A bunch of PCs running the wares of Sophos or Avast have been freezing or failing to start following the installation of patches emitted by Microsoft on 9 April.
The afflicted are those running Windows 8.1, 7, Server 2008 R2 and Server 2012. Avast for Business and Cloudcare have been hit by the problem, as have PCs running Endpoint Protection managed by Sophos Central or Sophos Enterprise Console (SEC).
Microsoft said this morning that it had "temporarily blocked devices from receiving this update if the Sophos Endpoint is installed", a move which, sadly, had come a bit late for those afflicted.
While Microsoft has yet to mention it, Avast has published an advisory to the effect that it is researching the problem, which it reckoned was mainly hitting Windows 7 users.
For its part, Sophos strongly advises users not to take the update, and if an unfortunate user has downloaded the thing, to uninstall it without hesitation.
According to Sophos, Windows users hit by the problem must boot their machines into safe mode, disable Sophos, reboot and uninstall the borked update. Then the antivirus service can be reenabled.
However, one Reg reader told us that in his case he was forced to boot from a Windows 7 recovery disk and rename the Sophos program folder to stop the service from vomiting over the operating system on startup. He went on to tell us that his office IT staff had been "inundated" as users found themselves at the sharp, pointy end of the mess.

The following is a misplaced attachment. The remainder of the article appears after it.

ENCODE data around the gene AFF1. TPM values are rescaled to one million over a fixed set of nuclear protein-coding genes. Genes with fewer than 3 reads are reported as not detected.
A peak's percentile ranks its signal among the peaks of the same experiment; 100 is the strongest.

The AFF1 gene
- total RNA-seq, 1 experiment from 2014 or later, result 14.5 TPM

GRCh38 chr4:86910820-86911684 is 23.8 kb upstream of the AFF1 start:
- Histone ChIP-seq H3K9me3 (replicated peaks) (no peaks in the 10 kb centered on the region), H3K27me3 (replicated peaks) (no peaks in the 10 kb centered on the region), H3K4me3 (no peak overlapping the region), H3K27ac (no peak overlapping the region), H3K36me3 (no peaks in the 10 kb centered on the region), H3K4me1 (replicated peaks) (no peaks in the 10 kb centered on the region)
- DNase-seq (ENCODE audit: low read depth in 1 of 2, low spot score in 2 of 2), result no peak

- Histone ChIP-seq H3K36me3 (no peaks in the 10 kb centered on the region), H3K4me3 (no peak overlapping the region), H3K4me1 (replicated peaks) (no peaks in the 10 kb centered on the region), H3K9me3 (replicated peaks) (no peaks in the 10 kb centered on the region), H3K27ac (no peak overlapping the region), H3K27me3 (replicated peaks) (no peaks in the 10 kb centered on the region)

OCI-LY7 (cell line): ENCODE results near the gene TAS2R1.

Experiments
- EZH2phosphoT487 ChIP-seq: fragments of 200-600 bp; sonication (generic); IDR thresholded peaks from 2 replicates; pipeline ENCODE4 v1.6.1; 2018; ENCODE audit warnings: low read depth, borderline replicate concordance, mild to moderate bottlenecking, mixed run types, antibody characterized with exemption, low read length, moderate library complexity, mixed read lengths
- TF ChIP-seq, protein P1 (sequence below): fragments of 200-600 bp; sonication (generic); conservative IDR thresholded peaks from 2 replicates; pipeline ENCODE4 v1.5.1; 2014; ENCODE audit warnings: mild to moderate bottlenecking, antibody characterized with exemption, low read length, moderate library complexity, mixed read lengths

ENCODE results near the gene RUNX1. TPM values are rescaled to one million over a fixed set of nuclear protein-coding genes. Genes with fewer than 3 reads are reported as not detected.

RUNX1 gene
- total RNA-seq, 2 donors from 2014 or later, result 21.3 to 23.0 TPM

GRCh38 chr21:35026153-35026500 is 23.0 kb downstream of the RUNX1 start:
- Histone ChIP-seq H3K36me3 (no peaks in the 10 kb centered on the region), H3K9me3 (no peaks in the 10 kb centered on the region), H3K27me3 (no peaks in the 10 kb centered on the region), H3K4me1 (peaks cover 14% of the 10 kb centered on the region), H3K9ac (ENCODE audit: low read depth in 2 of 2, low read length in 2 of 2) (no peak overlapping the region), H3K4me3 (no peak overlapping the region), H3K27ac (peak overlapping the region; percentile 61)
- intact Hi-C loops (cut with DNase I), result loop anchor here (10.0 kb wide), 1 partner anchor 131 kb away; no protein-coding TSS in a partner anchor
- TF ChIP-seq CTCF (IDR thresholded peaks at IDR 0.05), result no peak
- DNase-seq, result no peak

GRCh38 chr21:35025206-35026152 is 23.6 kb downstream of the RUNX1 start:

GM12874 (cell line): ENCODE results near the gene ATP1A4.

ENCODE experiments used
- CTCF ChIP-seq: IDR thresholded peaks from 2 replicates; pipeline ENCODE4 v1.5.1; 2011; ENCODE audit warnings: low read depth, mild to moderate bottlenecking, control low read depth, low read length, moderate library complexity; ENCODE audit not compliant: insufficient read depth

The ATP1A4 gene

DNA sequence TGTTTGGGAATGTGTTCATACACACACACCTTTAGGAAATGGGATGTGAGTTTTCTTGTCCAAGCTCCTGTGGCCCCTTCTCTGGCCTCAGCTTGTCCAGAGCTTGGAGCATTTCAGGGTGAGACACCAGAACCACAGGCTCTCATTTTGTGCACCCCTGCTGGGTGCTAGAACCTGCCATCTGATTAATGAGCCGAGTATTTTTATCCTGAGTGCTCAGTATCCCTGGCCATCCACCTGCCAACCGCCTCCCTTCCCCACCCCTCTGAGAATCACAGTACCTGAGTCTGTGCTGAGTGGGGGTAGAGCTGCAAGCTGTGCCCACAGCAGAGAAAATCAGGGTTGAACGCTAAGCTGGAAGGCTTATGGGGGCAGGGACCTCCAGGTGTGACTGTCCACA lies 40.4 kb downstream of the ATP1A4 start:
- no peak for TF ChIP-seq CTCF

It's all a bit unfortunate, since the patches include security fixes that administrators should really install sooner rather than later. And yes, both the security-only updates and monthly roll-ups are affected.
But, alas, the now legendary Microsoft quality control has struck once again.
Back in January the software giant was forced to remove an Office 2010 update after some versions of Excel fell over. In March, Windows 10 gamers were instructed to uninstall KB4482887 after the patch left some games unplayable.
And we'll draw a discreet veil over the Windows 10 October 2018 Update debacle.
Still, on the plus side, Windows 10 will soon be able to have go at uninstalling broken updates itself. The older operating systems will, alas, remain subject to the firehose of whiffy code sprayed from deep within the bowels of Redmond.
As with most updates these days, it's best to try them on a test machine before allowing them anywhere near production. However, some users do not have that luxury.
And of course Windows 10, to which Microsoft would dearly like users to upgrade, is not affected by the borkening.
Thanks to all the Reg readers who got in touch about this. We feel your pain. ®